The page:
Another breed-specific aspect you’ll notice is that they are also bred exclusively to be fast. They are aerodynamic and relatively thin, muscled and agile dogs. All of these details make them faster and than most dogs as well.
All in all, from size to proportions, and specific trait to the Great Dane breed, these doggos are certainly amongst the fastest and best runners around.
Training Great Danes for fast and long-distance running
If you’re interested in seeing what your doggo can do when he is trained properly, you’ll want to be ready with the right training tips and supplies to make the most out of it. Here are the key concepts to focus on to help training stay on track, healthy and safe.
Since you now know that Great Danes are particularly stubborn, you’ll need to put together and enforce a consistent schedule for the actual training itself. Your schedule should be, well, scheduled to start out slow and then increase throughout its window.
Try to keep your consistency on the timing of the training as much as the actual sessions themselves. That is, if you normally train him on Mondays, Wednesdays and Fridays from 3-4PM, try to keep that is consistent as possible. Not only will he often look forward to bonding and running with you, but he’ll also know to expect it. This can make working with this stubborn and opinionated breed much easier all around!
Just like humans, you’ll also need to get him on the right diet to help fuel his body and give him both the physical energy and the capacity to gain more muscle mass as he trains and gets stronger with your guidance.
You’ll need to focus on a healthy diet, of course, with no table scraps or excessive treats. You’ll also want to focus on healthy, top-quality dog food as well! Keep in mind that a Great Dane eats about 10-12 cups a day (2.3-2.8 litres), so you may find that the cost of the food does add up in a hurry! To keep his health top of mind, you will also want to source this food exclusively from his vet to ensure that he’s getting all of the right health sources of low protein and vitamins and minerals he’ll need to keep him strong and healthy while training.
Prioritize bone health
Either through just the right food alone, through supplements that are vet-approved and prescribed, or some combination of details, you also have to really prioritize your Great Dane’s bone health. Since you know that they tend to have brittle bones, to begin with, being as proactive to those potential issues helps strengthen them preemptively and also jeeps the risk down during the intense training that you’re giving him.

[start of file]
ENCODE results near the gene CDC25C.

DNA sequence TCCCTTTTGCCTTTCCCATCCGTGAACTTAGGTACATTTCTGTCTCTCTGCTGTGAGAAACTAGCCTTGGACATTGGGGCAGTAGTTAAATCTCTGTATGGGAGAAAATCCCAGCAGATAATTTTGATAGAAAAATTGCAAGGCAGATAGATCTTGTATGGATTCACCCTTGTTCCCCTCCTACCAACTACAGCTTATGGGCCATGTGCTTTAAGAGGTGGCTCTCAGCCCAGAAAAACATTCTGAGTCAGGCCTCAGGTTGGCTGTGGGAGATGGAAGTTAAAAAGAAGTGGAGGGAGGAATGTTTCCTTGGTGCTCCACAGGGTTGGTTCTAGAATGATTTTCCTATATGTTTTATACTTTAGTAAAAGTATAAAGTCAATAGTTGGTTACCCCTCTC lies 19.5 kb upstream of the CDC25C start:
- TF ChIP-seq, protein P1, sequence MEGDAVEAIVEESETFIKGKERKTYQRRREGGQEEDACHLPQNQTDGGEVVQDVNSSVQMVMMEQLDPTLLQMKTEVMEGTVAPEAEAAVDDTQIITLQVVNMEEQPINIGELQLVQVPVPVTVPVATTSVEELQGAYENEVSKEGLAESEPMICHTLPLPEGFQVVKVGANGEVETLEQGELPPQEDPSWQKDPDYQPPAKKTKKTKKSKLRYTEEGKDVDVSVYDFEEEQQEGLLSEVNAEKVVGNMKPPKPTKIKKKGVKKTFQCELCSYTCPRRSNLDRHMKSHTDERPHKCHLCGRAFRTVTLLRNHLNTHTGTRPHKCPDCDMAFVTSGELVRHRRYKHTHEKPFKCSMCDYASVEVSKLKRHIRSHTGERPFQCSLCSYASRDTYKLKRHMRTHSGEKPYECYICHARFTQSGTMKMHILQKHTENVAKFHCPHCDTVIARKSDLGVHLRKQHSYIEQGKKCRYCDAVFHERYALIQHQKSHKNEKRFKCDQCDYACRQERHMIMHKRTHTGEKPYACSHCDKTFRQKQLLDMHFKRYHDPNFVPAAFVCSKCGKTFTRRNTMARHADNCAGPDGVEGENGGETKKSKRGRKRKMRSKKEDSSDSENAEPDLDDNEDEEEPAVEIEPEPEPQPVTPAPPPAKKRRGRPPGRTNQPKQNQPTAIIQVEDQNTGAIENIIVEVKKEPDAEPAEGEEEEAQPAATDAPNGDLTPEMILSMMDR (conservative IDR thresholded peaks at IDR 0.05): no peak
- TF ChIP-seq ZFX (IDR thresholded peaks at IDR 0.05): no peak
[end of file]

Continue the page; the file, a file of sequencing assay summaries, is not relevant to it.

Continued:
Be careful with the pacing of your Great Dane’s training
Once your dog adjusts to training, you may find that he loves it so much, he’s eager to go further than you had allowed in a certain session. Since Great Danes are loving and kind towards their favourite humans, they enjoy it for quality time spent with you as much as the actual running and training itself.
But, this is where you have to be a responsible pet parent before a dog trainer! Since Great Danes are so prone to issues with their joints and bones, you have to be very careful and gradual with your pacing. If you only planned on having him run 3 miles (4.8 kilometres) in that sessions, that is your end goal. Even if you know he wants to run more, cap it there.
With this in mind, you’ll want to make sure that you are using the right training plan, too! You can find all sorts of Great Dane training plans for running, but make sure that your vet signs off on the one that you go with. Not only can they determine a bad one from a good one, but they’ll also take into consideration whether it’s a good plan for your doggo or not. After all, there is no “one size fits all” for training, and this includes your pooch!
How to take care of Great Danes while training
Just like with a human or any other kind of “professional athlete” in the animal world, you’ll want to take proper care of your Great Dane while he is going through his training program. Here are some of the key concepts to keep in mind.
Keep him in good health
A healthy pooch is going to be a strong pooch. You’ll want to make sure that he is not underweight or overweight. You’ll need to make sure that he eats enough healthy training food and not too many treats or table scraps.
You’ll also need to remember to keep his mind as healthy as his body, with plenty of time spent playing with toys and his favourite human outside of training.
Then there’s the proper immunizations, regular check-ups that all dogs need, and a neuter or spay surgery as well.
All of this will play a role in keeping him in his top possible peak condition when you start your training.
Get a physical check-up before starting